Fellow blogger Susan of Digging In sent along a question from a “mysterious reader” on dung, which gives me the opportunity to muse on the merits of manures:
Good soil is critical to successful growing, and gardeners often have entrenched feelings about the best type of material to plow under when preparing for planting.
Naturally, manures float to the top of any discussion on amendments. In spring, when gardeners ask which dung to use, I find myself waxing poetic on manure age, crumble-ability, and animal source as if it were a fine wine.
But answering the question “Which doo will do?” is not easily done (although the obsessed gardener will keep track of manure’s success and failures from year to year).
Horse is always an option, but can be high in weed seed. I’m no veterinarian, but I’ve been told that a horse will pass what it’s eaten through it’s system every 45 minutes, leaving no time for weed seeds to be, um, processed. If the horse is on good pasture – one without many weeds – or is fed with certified hay, the problem of seeds is eliminated and gardeners can happily shovel it all over their garden.
In some cases cattle manure could be high in salts, particularly if it came from animals confined to feedlots. If you need enough to buy by the truckload, ask for an analysis of nutrients from the landscape supply company, including salts. But note: many places don’t spend time analyzing manure and asking for a detailed analysis of their poop may get you thrown off the property.
Options expand if the amount you need is small enough: sheep, llama, rabbit, even designer types such as “Zoo Doo”. Rabbits produce a great manure – high in nitrogen but won’t harm or ‘burn’ plants with salt. However, their poo pellets should be separated from wood bedding chips before tilling into the garden (wood chips tie up nitrogen while decomposing, keeping it from plants).
When planning to amend your soil, any herbivore’s doo will do, as long as it is aged before applying it to the garden. All animals carry eColi in their waste that can be splashed up onto plants during rain or irrigation, so use manure aged six months or longer.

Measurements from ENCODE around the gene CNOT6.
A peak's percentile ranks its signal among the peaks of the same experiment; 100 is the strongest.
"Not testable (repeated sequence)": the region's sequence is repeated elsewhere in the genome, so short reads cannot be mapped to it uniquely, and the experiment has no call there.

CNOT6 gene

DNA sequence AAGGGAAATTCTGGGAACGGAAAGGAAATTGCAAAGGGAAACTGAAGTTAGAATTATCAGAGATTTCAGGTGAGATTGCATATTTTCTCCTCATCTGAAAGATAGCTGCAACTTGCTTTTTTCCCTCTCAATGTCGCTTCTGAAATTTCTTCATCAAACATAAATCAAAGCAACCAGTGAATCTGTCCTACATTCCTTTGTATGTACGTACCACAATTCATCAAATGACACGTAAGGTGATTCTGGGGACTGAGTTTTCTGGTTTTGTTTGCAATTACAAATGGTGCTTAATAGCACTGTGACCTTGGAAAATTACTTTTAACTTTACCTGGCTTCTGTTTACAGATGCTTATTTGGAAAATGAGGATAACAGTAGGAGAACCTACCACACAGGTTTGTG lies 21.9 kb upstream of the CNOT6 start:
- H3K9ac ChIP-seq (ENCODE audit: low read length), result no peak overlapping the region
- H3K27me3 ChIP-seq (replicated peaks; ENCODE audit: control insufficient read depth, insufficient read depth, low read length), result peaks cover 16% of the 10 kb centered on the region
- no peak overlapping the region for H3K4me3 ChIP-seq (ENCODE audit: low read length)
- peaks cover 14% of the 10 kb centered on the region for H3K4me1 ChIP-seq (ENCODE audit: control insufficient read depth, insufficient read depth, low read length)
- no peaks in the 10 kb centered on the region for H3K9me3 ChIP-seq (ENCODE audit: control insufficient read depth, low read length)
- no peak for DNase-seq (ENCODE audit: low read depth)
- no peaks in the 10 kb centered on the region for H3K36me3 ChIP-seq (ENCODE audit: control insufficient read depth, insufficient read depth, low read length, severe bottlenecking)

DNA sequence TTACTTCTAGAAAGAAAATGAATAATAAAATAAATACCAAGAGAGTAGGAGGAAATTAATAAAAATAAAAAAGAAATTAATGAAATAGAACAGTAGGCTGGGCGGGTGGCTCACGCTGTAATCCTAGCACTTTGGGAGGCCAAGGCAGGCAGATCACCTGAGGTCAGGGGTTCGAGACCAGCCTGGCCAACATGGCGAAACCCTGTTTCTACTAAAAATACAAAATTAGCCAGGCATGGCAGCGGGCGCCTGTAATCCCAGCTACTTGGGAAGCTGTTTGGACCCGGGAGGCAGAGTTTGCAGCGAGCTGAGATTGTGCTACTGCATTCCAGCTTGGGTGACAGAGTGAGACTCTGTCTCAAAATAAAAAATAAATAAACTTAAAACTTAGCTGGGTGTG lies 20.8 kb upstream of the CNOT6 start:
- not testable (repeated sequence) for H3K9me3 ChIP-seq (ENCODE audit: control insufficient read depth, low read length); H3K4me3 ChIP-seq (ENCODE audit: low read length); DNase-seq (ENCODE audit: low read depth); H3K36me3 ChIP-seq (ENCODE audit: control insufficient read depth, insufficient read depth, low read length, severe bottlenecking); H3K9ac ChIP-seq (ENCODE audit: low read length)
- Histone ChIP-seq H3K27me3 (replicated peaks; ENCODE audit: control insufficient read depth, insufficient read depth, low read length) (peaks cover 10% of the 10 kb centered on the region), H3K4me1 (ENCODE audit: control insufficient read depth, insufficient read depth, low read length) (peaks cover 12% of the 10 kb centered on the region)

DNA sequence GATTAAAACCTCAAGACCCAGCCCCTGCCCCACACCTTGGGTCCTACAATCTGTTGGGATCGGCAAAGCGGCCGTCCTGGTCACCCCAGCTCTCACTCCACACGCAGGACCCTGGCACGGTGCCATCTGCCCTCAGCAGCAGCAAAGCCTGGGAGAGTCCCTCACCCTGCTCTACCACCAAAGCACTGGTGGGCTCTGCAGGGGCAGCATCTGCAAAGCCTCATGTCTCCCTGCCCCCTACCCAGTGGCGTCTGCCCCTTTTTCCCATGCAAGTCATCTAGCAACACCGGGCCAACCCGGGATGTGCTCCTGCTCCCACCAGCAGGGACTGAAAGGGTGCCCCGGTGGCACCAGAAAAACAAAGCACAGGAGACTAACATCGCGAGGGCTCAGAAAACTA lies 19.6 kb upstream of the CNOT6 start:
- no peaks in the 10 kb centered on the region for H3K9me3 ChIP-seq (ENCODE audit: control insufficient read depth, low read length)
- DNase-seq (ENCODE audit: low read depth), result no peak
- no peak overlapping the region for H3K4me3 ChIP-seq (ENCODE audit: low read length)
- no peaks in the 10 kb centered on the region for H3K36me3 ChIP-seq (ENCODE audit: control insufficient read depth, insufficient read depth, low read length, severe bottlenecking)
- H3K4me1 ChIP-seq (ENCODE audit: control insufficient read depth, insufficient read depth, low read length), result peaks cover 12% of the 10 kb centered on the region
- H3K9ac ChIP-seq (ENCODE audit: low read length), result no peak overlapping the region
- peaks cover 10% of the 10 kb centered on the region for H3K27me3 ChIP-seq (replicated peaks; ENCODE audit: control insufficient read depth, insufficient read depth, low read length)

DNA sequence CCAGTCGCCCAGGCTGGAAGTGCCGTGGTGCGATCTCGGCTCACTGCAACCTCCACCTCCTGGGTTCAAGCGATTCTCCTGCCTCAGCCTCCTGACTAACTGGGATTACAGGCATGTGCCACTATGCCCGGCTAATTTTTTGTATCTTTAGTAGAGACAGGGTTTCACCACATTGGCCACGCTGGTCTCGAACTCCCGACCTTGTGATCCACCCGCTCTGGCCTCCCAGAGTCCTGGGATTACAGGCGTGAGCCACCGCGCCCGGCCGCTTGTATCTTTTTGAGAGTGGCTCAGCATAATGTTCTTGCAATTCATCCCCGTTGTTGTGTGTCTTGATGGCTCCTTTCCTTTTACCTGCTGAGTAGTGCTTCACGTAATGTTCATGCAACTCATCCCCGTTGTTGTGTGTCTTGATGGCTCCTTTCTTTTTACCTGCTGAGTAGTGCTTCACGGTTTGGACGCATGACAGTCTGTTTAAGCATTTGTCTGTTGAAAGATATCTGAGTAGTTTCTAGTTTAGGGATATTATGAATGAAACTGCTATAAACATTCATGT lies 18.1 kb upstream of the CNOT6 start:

As for the relative benefits or drawbacks of which dung is best, well, that would be decided by personal choice, quantity desired, ready access, and a way to collect it that is borderline rational.
A friend of mine tells me she and her garden buddy get their manure from horses, taking totes over to the stables to collect it. This gives me visions of festively colored designer totes, held hopefully up to the business end of the horse, those gardeners pleading in their best Oliver Twist voices “please, horse, may I have more?”
Another buddy tells of asking her daughter to bring up a suitcase of bat guano on her flight from Phoenix for spring break. Imagine the ruckus this would kick up at the security station should she need to have her bag searched. The daughter politely declined, then immediately contacted the rest of the family to discuss having their mother committed.
Yet another gardener called to ask me the best way to transport the moose droppings she planned to collect on an RV trip through Alaska, concerned over keeping it fresh. After gently explaining that the bags would build up methane gas and customs might take issue with an RV of potentially explosive poop, she decided to buy local.